Following a large-scale cheating scandal, approximately 70 undergraduate students were forced to withdraw temporarily from Harvard University last Friday, the Harvard Crimson reported. Roughly 125 students were implicated in the scandal, which involved cheating on a take-home exam in government professor Matthew Platt’s “Introduction to Congress” course last spring. Faculty of Arts and Sciences Dean Michael Smith said in a campus email that approximately half of the implicated students were asked to withdraw, but did not specify the exact number. Half of the remaining cases resulted in disciplinary probation and the other half resulted in no disciplinary action. Because the investigations spanned over a prolonged period of time, students asked to withdraw will be charged tuition as if they withdrew on Sept. 30 of last year. Critics of the investigation have questioned the structure of the course, since some students claim it had an ambiguous collaboration policy.
Princeton University will expand gender-neutral housing into the university’s residential college system next school year, The Daily Princetonian reported on Monday. This change will give rising sophomores, juniors and seniors the option of living with any roommate, regardless of gender, adding to existing gender-neutral housing options in upper class dormitories. The new development stems from growing student interest in gender-neutral housing options. Princeton expects the new changes to be successful, based on previous implementation of the gender-neutral housing options in other dormitories, according to The Daily Princetonian.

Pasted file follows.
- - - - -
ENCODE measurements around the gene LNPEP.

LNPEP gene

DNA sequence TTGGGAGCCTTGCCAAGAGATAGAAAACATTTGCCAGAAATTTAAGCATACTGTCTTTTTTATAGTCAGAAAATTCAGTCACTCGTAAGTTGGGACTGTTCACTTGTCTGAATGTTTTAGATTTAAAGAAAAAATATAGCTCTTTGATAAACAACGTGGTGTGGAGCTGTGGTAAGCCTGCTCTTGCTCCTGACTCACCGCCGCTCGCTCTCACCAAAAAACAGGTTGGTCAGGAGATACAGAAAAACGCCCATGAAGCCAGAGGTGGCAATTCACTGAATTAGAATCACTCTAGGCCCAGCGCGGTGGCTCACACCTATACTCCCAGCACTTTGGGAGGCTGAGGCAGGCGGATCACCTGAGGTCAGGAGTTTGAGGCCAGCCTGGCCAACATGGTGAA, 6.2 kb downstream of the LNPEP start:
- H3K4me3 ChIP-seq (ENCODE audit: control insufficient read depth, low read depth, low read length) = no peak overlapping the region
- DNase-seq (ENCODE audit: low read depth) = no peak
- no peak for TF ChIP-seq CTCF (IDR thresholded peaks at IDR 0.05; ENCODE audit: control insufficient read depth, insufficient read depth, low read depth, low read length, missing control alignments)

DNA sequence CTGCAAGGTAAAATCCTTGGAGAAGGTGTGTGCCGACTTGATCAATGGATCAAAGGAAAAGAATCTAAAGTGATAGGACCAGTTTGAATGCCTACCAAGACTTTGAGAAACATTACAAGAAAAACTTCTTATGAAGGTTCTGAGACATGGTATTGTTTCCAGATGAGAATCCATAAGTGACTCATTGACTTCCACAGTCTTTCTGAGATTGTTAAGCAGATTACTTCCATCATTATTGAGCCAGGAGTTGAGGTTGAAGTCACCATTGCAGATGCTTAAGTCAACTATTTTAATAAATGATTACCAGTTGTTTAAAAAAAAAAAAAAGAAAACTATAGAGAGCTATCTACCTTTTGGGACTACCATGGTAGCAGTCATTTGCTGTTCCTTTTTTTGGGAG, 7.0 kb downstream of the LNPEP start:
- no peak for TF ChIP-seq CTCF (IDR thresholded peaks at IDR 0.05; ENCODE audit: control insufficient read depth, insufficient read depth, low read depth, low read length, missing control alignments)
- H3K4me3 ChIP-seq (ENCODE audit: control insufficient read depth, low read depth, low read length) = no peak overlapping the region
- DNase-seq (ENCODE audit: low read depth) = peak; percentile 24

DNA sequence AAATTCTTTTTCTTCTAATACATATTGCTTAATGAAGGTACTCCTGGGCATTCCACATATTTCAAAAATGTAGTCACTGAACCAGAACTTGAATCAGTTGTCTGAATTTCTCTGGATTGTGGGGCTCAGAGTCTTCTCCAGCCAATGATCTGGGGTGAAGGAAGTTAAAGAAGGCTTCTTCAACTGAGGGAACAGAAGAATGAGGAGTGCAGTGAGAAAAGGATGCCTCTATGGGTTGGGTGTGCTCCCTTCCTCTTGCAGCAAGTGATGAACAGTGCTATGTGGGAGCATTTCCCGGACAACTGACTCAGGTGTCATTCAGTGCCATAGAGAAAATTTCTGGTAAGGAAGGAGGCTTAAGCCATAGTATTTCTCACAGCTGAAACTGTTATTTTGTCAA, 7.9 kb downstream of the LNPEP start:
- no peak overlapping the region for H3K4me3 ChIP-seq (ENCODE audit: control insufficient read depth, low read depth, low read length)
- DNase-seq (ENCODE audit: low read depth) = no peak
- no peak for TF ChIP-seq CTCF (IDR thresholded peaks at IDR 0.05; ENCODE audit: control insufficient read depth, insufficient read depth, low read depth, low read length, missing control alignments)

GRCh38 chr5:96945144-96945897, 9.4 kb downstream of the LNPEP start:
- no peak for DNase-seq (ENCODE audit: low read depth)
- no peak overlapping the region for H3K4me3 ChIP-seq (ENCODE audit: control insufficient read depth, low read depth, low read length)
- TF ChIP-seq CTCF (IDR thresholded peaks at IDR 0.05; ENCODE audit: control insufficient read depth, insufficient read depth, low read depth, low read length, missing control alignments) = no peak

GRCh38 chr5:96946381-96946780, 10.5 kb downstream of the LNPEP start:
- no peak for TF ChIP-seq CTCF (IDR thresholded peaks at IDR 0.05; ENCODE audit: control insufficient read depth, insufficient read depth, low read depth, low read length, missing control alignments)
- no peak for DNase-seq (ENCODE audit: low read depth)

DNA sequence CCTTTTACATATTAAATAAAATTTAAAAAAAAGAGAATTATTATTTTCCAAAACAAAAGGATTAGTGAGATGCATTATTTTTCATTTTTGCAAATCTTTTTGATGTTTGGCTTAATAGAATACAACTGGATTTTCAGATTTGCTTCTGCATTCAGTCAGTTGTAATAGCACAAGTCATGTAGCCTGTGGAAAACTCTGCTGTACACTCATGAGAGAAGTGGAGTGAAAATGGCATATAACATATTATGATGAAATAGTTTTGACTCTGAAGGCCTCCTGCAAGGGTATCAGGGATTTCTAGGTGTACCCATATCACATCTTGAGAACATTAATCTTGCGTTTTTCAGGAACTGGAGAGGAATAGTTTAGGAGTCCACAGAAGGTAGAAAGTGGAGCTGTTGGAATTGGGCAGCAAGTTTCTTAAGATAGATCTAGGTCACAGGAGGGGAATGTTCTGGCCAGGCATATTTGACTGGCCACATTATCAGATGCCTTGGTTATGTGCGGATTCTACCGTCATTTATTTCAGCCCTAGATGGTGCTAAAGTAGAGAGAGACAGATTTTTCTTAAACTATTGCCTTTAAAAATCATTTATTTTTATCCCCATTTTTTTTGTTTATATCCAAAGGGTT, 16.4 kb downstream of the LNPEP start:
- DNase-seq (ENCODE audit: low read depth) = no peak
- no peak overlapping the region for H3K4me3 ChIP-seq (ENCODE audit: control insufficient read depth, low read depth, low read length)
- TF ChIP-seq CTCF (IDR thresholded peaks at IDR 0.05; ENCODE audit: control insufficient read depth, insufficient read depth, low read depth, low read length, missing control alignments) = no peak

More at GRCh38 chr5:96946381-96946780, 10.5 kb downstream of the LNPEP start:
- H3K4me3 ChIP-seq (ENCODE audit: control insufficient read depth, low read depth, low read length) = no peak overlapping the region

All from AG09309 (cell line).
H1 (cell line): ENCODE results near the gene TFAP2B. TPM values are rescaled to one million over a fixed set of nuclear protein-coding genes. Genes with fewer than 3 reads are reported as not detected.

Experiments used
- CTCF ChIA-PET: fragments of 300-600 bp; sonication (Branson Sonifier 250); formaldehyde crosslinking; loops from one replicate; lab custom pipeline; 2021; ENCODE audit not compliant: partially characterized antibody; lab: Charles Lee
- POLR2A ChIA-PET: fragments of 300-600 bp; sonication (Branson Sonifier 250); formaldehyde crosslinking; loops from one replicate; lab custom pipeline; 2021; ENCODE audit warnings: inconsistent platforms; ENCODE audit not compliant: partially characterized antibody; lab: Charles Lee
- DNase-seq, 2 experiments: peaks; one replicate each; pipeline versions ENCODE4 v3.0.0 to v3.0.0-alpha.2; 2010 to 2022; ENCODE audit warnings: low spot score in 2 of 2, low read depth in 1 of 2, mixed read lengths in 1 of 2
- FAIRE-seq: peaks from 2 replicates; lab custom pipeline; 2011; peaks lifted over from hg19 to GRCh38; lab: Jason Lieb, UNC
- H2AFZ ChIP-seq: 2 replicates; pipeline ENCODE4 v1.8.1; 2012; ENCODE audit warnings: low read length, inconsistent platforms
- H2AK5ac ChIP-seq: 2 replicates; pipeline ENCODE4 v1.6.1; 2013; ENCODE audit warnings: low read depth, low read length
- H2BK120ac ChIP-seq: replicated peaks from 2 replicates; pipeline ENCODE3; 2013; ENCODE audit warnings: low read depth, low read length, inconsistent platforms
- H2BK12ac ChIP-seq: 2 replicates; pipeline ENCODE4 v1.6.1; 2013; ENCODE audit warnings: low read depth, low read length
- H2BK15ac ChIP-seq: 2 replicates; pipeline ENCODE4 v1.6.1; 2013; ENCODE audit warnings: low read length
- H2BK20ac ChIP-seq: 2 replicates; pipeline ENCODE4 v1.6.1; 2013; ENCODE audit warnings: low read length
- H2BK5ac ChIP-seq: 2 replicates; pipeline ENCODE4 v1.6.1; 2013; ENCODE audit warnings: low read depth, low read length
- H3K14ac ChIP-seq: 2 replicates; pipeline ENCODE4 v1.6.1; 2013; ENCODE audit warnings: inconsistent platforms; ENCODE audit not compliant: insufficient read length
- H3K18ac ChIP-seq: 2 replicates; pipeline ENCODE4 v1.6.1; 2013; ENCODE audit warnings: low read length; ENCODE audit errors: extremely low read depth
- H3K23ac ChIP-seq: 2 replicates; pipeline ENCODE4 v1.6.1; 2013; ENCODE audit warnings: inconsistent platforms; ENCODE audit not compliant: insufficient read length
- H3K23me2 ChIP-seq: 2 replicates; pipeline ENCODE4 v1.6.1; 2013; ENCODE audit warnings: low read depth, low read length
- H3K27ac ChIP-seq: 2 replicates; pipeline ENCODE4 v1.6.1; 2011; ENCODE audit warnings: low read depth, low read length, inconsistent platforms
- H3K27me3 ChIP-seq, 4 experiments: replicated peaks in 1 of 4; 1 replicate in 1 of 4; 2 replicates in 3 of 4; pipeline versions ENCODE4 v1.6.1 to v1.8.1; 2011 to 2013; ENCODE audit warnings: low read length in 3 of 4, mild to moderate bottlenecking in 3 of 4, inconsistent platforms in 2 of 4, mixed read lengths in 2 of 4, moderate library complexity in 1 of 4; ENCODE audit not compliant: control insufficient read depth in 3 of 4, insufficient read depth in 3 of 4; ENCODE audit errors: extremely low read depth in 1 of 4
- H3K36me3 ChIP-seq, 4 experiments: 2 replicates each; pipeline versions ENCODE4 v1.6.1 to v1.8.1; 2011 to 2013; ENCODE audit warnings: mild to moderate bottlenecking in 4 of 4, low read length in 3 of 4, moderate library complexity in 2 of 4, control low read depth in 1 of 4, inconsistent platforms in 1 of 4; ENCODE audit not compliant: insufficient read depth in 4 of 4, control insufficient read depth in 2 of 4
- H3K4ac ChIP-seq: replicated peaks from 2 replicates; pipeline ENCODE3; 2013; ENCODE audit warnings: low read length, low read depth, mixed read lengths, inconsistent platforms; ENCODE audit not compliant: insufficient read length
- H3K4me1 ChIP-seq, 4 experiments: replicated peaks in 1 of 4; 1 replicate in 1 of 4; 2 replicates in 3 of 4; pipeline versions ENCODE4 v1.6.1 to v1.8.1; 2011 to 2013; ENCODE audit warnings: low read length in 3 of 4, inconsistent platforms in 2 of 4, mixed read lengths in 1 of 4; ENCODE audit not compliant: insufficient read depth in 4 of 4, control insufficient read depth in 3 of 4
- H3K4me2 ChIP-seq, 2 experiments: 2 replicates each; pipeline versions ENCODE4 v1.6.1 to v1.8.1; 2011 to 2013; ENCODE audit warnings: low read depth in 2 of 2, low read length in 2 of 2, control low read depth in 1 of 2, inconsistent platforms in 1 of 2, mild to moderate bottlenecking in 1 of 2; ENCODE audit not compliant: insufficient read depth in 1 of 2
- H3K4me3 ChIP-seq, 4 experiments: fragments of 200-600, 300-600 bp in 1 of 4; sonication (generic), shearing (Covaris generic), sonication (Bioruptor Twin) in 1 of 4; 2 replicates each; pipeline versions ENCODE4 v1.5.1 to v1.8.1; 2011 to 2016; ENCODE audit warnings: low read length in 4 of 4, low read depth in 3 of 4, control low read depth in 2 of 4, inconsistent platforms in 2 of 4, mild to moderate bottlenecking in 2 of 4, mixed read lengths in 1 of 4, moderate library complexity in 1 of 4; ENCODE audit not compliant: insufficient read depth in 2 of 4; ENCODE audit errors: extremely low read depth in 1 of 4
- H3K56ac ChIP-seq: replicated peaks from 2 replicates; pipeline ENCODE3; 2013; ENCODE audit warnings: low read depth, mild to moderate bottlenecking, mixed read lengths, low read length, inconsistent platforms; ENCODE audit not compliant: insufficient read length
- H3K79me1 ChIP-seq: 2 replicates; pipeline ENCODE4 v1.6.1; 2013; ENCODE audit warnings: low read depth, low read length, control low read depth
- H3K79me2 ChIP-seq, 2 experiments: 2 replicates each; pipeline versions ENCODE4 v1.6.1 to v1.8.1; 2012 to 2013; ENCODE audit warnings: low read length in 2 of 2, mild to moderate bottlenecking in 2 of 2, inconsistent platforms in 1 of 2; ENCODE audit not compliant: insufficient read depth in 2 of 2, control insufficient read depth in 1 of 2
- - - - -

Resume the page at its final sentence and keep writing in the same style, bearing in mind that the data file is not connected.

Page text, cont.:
The Common Application will introduce five new essay prompts and increase the word limit for essays to 650 from 500 words starting this summer, The Chronicle of Higher Education reported. The popular “topic of your choice” prompt, which has been criticized by some college counselors as too broad, will be removed and replaced with new ones designed to help students focus their responses. The online-only Common App previously gave students the option to attach their essays as separate documents, allowing them to exceed the word limit. Updates to the Common App website enforce the new limit by requiring students to upload the essay in a text window rather than an external document. The Common Application board established the new word count limit after analyzing the word counts of “especially effective” essays, The Chronicle reported.